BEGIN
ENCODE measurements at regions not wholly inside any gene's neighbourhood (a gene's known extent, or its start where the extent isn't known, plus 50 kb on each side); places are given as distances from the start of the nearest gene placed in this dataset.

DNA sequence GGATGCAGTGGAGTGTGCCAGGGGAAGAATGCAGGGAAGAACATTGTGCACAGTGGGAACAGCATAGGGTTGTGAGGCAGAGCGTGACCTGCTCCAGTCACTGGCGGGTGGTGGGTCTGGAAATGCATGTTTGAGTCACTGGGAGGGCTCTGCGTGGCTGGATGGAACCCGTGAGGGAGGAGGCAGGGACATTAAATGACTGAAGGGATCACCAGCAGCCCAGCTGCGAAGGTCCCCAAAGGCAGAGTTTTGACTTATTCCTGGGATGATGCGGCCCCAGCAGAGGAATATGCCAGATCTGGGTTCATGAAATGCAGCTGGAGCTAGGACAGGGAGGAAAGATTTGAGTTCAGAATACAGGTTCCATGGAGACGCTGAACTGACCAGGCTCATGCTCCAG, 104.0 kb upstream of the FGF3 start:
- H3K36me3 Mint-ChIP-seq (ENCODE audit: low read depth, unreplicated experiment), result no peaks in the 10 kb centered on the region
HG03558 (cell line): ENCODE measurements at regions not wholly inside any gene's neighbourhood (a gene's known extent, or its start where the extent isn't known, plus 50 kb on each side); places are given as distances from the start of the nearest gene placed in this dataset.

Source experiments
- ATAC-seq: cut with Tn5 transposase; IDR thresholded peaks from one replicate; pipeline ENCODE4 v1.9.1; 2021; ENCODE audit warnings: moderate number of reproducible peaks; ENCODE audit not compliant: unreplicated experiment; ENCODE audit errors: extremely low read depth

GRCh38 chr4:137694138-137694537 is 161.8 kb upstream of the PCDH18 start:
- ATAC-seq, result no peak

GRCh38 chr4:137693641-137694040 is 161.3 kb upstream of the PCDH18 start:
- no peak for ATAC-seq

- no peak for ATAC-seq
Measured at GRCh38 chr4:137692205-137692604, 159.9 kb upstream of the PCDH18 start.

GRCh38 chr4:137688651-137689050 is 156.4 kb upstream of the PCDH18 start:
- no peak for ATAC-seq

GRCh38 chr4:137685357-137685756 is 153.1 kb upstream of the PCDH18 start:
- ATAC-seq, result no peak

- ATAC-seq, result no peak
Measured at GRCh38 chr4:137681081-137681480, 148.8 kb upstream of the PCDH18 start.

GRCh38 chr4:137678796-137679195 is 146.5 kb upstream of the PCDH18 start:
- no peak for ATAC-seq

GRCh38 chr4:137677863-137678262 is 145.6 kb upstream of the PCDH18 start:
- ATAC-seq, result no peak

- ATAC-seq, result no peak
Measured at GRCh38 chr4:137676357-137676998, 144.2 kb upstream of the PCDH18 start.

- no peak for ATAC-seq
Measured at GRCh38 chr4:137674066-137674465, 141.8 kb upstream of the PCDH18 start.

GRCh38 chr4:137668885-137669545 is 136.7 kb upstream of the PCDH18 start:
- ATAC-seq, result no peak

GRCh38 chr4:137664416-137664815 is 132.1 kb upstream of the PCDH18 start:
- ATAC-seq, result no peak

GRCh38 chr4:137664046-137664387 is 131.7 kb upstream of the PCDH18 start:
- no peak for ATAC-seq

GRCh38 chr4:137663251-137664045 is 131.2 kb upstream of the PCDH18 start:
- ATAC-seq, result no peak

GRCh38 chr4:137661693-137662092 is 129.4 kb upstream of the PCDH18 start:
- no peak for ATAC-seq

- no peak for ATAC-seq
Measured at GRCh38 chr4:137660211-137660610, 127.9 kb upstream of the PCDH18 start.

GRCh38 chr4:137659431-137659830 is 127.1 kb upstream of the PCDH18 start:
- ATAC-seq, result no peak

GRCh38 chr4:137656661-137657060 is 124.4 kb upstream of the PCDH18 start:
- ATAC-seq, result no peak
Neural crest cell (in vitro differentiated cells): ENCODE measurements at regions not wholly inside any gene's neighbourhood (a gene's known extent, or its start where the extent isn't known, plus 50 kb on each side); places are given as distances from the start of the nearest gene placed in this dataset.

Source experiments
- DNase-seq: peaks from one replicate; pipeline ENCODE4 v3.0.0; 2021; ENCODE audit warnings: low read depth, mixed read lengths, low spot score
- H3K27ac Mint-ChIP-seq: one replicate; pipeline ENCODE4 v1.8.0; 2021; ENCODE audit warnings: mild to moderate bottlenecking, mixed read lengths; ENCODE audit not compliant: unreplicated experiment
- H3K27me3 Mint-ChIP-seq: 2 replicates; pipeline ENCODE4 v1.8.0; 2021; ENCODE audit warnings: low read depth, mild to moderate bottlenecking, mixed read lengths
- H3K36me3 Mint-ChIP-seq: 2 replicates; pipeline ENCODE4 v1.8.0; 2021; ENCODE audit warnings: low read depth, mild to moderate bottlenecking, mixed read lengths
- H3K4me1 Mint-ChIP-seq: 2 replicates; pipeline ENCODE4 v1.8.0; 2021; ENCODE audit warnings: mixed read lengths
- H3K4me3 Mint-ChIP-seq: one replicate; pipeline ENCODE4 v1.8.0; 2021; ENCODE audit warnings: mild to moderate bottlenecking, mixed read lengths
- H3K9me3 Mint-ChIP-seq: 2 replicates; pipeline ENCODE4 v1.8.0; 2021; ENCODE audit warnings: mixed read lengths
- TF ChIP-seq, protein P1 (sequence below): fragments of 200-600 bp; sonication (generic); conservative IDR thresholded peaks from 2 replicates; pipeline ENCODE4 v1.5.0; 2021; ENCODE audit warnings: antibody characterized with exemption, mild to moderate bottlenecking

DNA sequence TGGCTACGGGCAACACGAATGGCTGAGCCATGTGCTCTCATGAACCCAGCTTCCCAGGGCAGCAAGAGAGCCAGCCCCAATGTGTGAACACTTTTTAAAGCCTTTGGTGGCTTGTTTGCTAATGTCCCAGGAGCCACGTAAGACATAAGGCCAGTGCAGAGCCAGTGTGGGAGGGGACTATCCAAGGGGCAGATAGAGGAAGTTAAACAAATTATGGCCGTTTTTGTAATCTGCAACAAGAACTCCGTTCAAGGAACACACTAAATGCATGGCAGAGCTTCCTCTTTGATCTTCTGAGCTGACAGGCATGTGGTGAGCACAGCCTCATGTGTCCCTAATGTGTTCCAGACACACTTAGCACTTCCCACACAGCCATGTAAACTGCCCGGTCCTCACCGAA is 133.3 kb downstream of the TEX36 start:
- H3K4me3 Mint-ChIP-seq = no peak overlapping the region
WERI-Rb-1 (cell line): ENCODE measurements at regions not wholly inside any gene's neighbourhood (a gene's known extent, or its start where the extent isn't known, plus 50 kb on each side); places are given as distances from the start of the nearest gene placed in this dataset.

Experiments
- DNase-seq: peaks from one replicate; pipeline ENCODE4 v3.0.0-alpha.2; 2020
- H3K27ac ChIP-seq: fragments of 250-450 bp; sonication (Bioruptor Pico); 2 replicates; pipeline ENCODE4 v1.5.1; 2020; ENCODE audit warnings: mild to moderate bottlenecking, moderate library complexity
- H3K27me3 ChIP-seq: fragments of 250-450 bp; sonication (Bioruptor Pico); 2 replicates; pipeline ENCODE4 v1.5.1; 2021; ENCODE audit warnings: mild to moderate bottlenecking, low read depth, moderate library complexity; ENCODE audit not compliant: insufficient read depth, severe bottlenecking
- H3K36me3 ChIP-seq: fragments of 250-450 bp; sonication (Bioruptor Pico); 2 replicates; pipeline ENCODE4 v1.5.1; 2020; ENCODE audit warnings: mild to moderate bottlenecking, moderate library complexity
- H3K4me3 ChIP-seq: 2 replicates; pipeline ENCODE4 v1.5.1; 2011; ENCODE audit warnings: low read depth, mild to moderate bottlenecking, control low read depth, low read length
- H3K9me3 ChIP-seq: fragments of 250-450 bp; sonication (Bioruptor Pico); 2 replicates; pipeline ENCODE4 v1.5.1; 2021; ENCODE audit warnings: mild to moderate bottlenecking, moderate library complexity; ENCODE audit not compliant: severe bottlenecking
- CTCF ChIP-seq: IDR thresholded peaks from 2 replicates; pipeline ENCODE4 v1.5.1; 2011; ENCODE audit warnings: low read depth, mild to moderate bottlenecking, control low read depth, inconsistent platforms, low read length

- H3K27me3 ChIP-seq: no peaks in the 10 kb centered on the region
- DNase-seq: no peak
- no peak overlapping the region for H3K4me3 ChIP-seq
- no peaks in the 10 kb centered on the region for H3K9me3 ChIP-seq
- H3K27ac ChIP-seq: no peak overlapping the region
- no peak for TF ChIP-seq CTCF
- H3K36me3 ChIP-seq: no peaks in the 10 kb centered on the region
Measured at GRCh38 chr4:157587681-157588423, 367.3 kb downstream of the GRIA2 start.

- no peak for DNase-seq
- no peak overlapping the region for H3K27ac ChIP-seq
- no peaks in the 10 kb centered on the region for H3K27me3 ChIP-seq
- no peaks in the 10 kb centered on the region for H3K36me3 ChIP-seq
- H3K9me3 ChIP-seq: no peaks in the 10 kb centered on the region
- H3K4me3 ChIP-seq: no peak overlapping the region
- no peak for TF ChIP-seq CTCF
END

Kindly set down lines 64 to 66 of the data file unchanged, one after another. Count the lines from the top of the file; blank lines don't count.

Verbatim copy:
- H3K27me3 ChIP-seq: no peaks in the 10 kb centered on the region
- DNase-seq: no peak
- no peak overlapping the region for H3K4me3 ChIP-seq